By Ari Heistein | (Informed Comment) | –
Robert Kaplan explains the current conflicts in the Middle East as the inevitable results of the withdrawal of colonial powers which led to a vacuum of power filled by Arab strongmen who then fell and then left the Middle East back in its natural state– chaos and sectarianism. Yet in Egypt, for example, it is clear that strongmen did not seize power because colonial forces withdrew but because they hadn’t withdrawn. Furthermore, sectarian conflicts have not been intensified because Arab strongmen have fallen, but because the strongmen used sectarian politics to keep themselves afloat. While Kaplan seems to have a strong knowledge of Middle Eastern history, his argument relies on evidence that mistakes causes for effects.
While one of Kaplan’s key arguments was that “Totalitarianism was the only answer to the end of Western imperialism” in reality totalitarianism was the answer to imperialism. When looking at Egypt, a country ruled by Arab strongmen for nearly six decades and one of the most influential powers in the Arab Middle East, Kaplan’s claim immediately collapses. The Free Officers deposed King Farouk in 1952, which signaled the end of Egypt’s thirty year parliamentary era and Gamal Abdel Nasser’s rise to power. A short time after taking office, Nasser destroyed much of Egypt’s civil society and consolidated power through political violence and repression—he was the quintessential Arab strongman. Egypt’s history seems to corroborate Kaplan’s claim with only one problem: the British had up to 80,000 troops in Egypt until 1956.
Nasser and Free Officer Corps were popular not because they filled the vacuum left by the British but because they took a strong stance against the continued British military presence in Egypt. James Jankowski’s Nasser’s Egypt, Arab Nationalism, and the United Arab Republic makes this abundantly clear. Jankowski notes that clashes between the British colonial forces and Egyptians set the stage for the Free Officers coup that led to Nasser’s rise:
Egyptian opposition to the continuing British military presence in Egypt had been a prominent feature of the tumultuous years before 1952. Clashes between Egyptian irregular forces assisted by the Free Officers and British troops had occurred throughout late 1951 and early 1952, in part paving the way for the military coup of July.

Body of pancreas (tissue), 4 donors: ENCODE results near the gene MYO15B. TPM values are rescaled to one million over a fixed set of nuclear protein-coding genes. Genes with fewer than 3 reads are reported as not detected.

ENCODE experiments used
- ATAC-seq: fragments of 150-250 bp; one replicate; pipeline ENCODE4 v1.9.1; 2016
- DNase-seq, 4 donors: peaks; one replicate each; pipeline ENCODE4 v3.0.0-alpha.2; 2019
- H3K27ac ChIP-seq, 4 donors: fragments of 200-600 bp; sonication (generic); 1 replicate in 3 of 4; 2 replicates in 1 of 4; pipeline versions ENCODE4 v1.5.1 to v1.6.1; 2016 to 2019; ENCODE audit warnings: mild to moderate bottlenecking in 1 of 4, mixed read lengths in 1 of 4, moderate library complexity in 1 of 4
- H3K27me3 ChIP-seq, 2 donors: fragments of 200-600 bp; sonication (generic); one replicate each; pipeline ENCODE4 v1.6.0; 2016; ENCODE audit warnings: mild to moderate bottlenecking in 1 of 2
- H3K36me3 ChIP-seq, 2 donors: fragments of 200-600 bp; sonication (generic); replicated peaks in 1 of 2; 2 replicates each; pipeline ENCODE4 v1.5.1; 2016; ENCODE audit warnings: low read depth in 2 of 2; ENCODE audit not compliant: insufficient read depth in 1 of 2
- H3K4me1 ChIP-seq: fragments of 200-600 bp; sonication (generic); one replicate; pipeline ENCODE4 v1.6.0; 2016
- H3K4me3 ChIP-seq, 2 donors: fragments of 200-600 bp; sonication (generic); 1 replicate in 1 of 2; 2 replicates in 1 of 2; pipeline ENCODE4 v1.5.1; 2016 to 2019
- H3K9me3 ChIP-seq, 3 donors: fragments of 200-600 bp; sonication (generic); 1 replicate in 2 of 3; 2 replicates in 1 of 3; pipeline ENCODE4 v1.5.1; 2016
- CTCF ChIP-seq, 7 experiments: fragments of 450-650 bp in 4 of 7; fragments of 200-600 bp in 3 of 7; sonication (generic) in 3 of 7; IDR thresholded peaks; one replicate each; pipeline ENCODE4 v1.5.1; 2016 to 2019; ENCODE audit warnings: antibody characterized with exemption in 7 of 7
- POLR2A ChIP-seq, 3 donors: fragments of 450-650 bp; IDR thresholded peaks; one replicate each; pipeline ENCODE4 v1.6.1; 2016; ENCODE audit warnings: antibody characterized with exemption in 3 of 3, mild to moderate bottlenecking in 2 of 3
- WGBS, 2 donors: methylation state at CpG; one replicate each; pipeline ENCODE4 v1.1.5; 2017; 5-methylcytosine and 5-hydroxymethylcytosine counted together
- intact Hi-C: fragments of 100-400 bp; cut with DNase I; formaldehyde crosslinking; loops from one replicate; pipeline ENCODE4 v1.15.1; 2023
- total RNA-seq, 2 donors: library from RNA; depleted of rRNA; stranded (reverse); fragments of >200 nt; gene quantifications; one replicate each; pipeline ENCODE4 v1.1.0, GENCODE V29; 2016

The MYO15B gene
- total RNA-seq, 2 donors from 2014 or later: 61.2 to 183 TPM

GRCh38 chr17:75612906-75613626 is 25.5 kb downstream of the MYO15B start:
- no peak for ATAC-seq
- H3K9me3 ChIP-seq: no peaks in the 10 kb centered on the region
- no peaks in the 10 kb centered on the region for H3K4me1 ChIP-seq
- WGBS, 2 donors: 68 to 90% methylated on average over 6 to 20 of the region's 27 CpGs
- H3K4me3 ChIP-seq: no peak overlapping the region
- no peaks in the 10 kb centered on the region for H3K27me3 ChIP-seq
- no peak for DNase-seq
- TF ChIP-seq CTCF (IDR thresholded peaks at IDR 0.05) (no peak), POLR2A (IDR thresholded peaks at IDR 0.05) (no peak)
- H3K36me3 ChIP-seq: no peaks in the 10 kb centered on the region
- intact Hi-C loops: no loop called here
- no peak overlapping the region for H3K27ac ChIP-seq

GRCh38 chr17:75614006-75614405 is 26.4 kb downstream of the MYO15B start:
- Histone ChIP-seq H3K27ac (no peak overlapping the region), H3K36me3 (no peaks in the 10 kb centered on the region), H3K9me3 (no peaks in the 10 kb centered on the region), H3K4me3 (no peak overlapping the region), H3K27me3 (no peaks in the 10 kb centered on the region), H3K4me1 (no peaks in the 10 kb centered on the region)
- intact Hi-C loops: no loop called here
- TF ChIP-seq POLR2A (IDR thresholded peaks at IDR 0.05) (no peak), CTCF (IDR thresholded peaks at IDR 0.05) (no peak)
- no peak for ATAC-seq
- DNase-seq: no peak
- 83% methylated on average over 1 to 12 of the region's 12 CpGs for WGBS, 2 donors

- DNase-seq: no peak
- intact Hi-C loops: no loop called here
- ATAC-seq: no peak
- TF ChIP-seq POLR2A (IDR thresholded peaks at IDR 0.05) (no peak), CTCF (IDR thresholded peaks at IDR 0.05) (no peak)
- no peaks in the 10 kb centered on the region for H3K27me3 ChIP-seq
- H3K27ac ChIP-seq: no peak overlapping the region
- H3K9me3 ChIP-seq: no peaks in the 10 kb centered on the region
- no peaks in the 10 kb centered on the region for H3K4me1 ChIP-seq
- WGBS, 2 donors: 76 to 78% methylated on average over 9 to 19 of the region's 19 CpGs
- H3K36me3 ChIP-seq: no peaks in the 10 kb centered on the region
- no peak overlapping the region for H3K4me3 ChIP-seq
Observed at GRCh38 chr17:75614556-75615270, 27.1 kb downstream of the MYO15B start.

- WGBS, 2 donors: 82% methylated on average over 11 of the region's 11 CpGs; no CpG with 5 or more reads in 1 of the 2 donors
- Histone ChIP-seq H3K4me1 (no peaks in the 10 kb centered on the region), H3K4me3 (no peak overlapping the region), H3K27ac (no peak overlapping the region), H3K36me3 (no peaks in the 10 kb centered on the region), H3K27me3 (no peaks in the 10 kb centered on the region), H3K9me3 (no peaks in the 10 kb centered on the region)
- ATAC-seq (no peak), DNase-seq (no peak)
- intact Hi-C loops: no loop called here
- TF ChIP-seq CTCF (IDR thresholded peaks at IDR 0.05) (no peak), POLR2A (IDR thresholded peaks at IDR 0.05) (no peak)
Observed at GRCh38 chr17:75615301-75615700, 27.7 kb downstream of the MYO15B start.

Moreover, Jankowski explains both that both the Free Officers’ and the Egyptian public were intensely focused on a complete British withdrawal:
The memoirs of the leaders of the Free Officers movement are consistent in emphasized the issue of the British military departure as their “main preoccupation and prime concern” upon taking power. The insistence on complete Egyptian independence and a visceral opposition to any foreign presence that could be perceived as infringing Egyptian sovereignty was a given in both the public rhetoric and the private conversations of the leaders of the new regime in 1952 throughout 1954 [emphasis mine].
The Free Officers’ military operations and the British withdrawal that followed established their legitimacy in the eyes of the Egyptian public by asserting Egyptian sovereignty. Indeed, it was not the absence of the British that legitimized the reign of Egypt’s strongman, but when placed in its historical context, it was actually the British presence…
Another fundamental point of Kaplan’s argument was that the chaos in the modern Middle East can be attributed to “totalitarianism’s collapse.” In a sense, Kaplan is correct about this assertion—but he misidentifies sectarianism as a result of the collapse of the Arab dictators not as a response that the regimes have used to hold onto their collapsing authority. He goes on to explain that because the Arab states’ “borders did not often configure with ethnic or sectarian ones, those dictatorial regimes required secular identities in order to span communal divides. All this has been brutally swept away.” However, while many of the Arab dictators did project images of secularism and modernity, it is hard to ignore their use of sectarian politics (even before the Arab Spring) as a means to secure loyalty without spreading the states limited resources too thin.